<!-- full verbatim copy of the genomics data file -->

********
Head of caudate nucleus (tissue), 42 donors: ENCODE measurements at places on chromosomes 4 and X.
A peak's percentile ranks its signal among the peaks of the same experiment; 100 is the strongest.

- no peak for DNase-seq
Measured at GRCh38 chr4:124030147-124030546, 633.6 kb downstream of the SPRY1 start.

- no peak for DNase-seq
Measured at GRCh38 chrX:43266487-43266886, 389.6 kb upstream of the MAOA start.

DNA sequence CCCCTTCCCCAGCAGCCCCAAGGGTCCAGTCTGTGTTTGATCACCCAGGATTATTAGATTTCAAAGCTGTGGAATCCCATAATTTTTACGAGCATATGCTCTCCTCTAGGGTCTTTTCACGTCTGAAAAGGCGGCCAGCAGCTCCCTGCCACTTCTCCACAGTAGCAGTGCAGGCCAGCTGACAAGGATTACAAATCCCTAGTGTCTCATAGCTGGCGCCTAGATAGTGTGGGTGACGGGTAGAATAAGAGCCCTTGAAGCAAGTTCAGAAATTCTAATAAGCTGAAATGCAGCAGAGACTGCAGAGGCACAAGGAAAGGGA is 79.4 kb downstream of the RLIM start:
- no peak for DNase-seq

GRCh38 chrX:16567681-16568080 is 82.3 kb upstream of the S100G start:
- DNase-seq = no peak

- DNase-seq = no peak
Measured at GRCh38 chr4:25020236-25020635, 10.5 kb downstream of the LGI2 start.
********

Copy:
Head of caudate nucleus (tissue), 42 donors: ENCODE measurements at places on chromosomes 4 and X.
A peak's percentile ranks its signal among the peaks of the same experiment; 100 is the strongest.

- no peak for DNase-seq
Measured at GRCh38 chr4:124030147-124030546, 633.6 kb downstream of the SPRY1 start.

- no peak for DNase-seq
Measured at GRCh38 chrX:43266487-43266886, 389.6 kb upstream of the MAOA start.

DNA sequence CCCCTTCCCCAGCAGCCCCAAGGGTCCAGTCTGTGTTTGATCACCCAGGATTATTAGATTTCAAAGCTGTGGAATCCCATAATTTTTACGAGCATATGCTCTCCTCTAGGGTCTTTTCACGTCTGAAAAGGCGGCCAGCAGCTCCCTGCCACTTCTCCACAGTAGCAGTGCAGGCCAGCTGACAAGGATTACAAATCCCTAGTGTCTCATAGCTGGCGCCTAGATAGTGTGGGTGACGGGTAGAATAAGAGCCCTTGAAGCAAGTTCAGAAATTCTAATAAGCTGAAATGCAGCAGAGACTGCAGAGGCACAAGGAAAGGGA is 79.4 kb downstream of the RLIM start:
- no peak for DNase-seq

GRCh38 chrX:16567681-16568080 is 82.3 kb upstream of the S100G start:
- DNase-seq = no peak

- DNase-seq = no peak
Measured at GRCh38 chr4:25020236-25020635, 10.5 kb downstream of the LGI2 start.